The Irish Times view on the Leaving Cert: adapting to change

The exam is far from perfect, but it does have some real strengths – not least anonymity

The Leaving Cert has moved from being an exam taken by an elite minority to one which caters for over 90 per cent of the school leaver age cohort. Photograph: Dara Mac Dónaill

The Leaving Cert has moved from being an exam taken by an elite minority to one which caters for over 90 per cent of the school leaver age cohort. Photograph: Dara Mac Dónaill

 

This morning is one of anticipation, anxiety and hope in more than 120,000 homes across the State as those setting off to exam centres to take the first written paper in this year’s Leaving and Junior Certs go through the final preparations.

In a world of constant technological change, where the skills required in life and work are perceived to be so different from those which confronted the present generation of parents as school-leavers, it may seem strange that the Leaving Cert challenge which candidates will engage with this morning is fundamentally unchanged to that faced by their parents and grandparents since the exam was devised almost a century ago.

Over that time, the exam has moved from being one taken by an elite minority to one which caters for more than 90 per cent of school-leavers. Many would question whether it is still fit for purpose. A full review of the exam is currently underway under the auspices of the National Council for Curriculum and Assessment (NCCA).

Yet, for all its perceived failings to keep up with the rapidly changing world in which we now live, the Leaving Cert has profound strengths which we should not dismiss lightly. The societal benefits of educating the over 90 per cent of our school leavers in mathematics, English, Irish, a Continental language, plus three other subjects of their choice, is enormous, gifting Ireland with high levels of literacy and numeracy. It has facilitated Ireland’s advancement over recent decades in educational and academic achievement and is cited by international firms as one of the main reasons for locating in Ireland.

The world outside the exam hall – not least the world of education – is riven with inequalities and unfair advantages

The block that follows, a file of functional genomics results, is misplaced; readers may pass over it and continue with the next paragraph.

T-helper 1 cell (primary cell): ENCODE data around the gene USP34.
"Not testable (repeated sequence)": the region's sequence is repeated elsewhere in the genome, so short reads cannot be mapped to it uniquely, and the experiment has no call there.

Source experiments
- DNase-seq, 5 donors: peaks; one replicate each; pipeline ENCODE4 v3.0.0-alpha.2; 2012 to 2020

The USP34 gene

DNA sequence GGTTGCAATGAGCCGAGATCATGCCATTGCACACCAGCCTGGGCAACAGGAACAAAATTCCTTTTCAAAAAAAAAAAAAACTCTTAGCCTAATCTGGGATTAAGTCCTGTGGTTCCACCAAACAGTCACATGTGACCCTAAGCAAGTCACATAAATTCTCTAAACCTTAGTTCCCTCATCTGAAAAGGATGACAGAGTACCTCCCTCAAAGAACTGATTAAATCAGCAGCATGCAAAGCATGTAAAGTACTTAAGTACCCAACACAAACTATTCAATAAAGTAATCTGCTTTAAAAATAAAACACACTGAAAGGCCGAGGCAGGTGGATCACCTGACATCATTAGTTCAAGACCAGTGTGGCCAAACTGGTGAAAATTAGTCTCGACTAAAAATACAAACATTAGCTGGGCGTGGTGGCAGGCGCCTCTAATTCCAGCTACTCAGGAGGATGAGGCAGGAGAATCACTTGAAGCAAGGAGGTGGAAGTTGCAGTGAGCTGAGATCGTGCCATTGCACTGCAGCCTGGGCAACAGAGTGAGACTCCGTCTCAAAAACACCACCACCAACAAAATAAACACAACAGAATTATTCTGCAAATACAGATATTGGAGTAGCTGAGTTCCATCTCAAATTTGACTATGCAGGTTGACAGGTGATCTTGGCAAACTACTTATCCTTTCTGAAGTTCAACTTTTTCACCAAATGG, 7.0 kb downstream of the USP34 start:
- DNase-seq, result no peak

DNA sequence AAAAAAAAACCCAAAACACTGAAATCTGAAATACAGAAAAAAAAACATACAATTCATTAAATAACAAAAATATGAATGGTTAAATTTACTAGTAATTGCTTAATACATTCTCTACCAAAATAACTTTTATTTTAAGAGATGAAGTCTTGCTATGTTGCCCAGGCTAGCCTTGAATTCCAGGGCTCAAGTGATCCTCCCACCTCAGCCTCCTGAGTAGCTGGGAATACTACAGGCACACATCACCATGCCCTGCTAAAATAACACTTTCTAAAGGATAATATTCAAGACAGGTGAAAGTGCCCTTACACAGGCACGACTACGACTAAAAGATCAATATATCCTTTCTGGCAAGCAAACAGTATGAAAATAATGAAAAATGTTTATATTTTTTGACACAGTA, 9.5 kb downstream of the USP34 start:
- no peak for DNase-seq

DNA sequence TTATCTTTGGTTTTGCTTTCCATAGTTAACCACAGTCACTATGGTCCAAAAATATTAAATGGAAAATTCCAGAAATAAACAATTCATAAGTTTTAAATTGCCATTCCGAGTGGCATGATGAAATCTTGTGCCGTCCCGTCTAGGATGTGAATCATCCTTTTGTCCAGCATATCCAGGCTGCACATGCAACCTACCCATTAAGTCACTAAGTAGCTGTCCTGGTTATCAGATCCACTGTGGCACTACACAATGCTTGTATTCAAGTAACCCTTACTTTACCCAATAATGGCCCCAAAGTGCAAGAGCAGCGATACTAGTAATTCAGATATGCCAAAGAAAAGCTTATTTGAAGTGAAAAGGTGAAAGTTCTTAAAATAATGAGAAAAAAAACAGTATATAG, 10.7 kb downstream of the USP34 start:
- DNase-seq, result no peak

The challenges which those taking the Leaving Cert this morning will face in the world of academia, further education, apprenticeship and employment in the autumn and for the rest of their lives, will be many and varied. The Leaving Cert is hardly the be-all and end-all, but the skills acquired in meeting the challenge to reach their full potential in this exam will be hugely beneficial as they progress through life.

Students are required to present information in a logical and coherent manner. They must be mindful of spelling, presentation, time management, and focusing exclusively on the specific task outlined in the question. At higher level, they are required to display the skills of analysis and critical thinking. All these skills are eminently transferable to the modern world of work and further study they will progress onto, even if they forget much of the content contained in answering specific questions.

The most positive feature of the current Leaving Cert is its anonymity. The world outside the exam hall – not least the world of education – is riven with inequalities and unfair advantages. Inside, for a few hours at least, some of those inequalities fall away.

The Irish Times Logo
Commenting on The Irish Times has changed. To comment you must now be an Irish Times subscriber.
SUBSCRIBE
GO BACK
Error Image
The account details entered are not currently associated with an Irish Times subscription. Please subscribe to sign in to comment.
Comment Sign In

Forgot password?
The Irish Times Logo
Thank you
You should receive instructions for resetting your password. When you have reset your password, you can Sign In.
The Irish Times Logo
Please choose a screen name. This name will appear beside any comments you post. Your screen name should follow the standards set out in our community standards.
Screen Name Selection

Hello

Please choose a screen name. This name will appear beside any comments you post. Your screen name should follow the standards set out in our community standards.

The Irish Times Logo
Commenting on The Irish Times has changed. To comment you must now be an Irish Times subscriber.
SUBSCRIBE
Forgot Password
Please enter your email address so we can send you a link to reset your password.

Sign In

Your Comments
We reserve the right to remove any content at any time from this Community, including without limitation if it violates the Community Standards. We ask that you report content that you in good faith believe violates the above rules by clicking the Flag link next to the offending comment or by filling out this form. New comments are only accepted for 3 days from the date of publication.